During the 2001 Extreme expedition, University of Delaware scientists working with Amersham Biosciences succeeded in conducting the first DNA sequencing experiments ever carried out while at sea. They were able to sequence just under 2 million base pairs of DNA from different microbes and organisms that live in and around the vents.
Cary said "Extreme 2003: To the Depths of Discovery" will involve 23 scientists from nine institutions, with 18 scheduled dives.
Cary will continue studies of the Pompeii worm and, specifically, genomic studies of the bacteria that live on the back of the worm. This work is funded through the National Science Foundation Biocomplexity in the Environment priority area and involves chemists, geochemists and microbiologists.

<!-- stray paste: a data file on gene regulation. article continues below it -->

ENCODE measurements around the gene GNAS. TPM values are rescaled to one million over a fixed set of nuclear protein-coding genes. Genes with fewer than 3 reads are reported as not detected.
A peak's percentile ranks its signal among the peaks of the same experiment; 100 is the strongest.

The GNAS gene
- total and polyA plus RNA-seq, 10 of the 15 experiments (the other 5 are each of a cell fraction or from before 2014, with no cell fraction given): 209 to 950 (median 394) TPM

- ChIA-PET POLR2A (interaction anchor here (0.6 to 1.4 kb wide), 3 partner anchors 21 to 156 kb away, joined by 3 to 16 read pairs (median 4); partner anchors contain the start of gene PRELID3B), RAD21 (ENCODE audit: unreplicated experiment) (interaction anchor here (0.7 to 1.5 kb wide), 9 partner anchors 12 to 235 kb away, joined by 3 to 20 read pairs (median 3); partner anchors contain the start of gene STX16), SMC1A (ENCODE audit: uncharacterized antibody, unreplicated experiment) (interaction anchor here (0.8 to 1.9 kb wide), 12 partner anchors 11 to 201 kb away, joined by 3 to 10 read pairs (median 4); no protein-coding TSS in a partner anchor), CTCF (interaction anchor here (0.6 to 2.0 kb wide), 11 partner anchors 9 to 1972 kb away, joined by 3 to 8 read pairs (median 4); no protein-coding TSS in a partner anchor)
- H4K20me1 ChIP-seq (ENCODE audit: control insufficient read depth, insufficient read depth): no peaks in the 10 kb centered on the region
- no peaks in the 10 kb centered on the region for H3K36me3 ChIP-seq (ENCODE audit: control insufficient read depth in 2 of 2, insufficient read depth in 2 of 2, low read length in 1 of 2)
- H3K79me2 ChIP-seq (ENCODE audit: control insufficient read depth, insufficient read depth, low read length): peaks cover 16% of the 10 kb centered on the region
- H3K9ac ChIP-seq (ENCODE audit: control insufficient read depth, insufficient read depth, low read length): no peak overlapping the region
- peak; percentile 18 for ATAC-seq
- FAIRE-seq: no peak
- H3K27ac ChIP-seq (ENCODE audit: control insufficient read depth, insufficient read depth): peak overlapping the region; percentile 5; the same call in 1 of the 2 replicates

Cary will be doing additional work on the worm itself, which lives "in a very dynamic thermal and chemical gradient," with one end living in extremely hot water and one in very cold water. He will be studying the genes expressed in the head and the tail, which will be the first time such research has been completed at sea.
Scientists also will be studying the bacteria that colonize vents early in their development in comparison to the bacteria that inhabit the vents as they mature. Also, there will be an attempt to bring living Pompeii worms to the surface using a pressurized aquarium.
The 2003 expedition is also supported by the National Oceanic and Atmospheric Administration Sea Grant Program, the Public Broadcasting System's WHYY-TV12 and the University of Delaware.
More than 45,000 students from nearly 600 schools worldwide are participating in the project. Students represent all but one of the 50 states, as well as the United Kingdom, Canada, New Zeala
Contact: Cheryl Dybas
National Science Foundation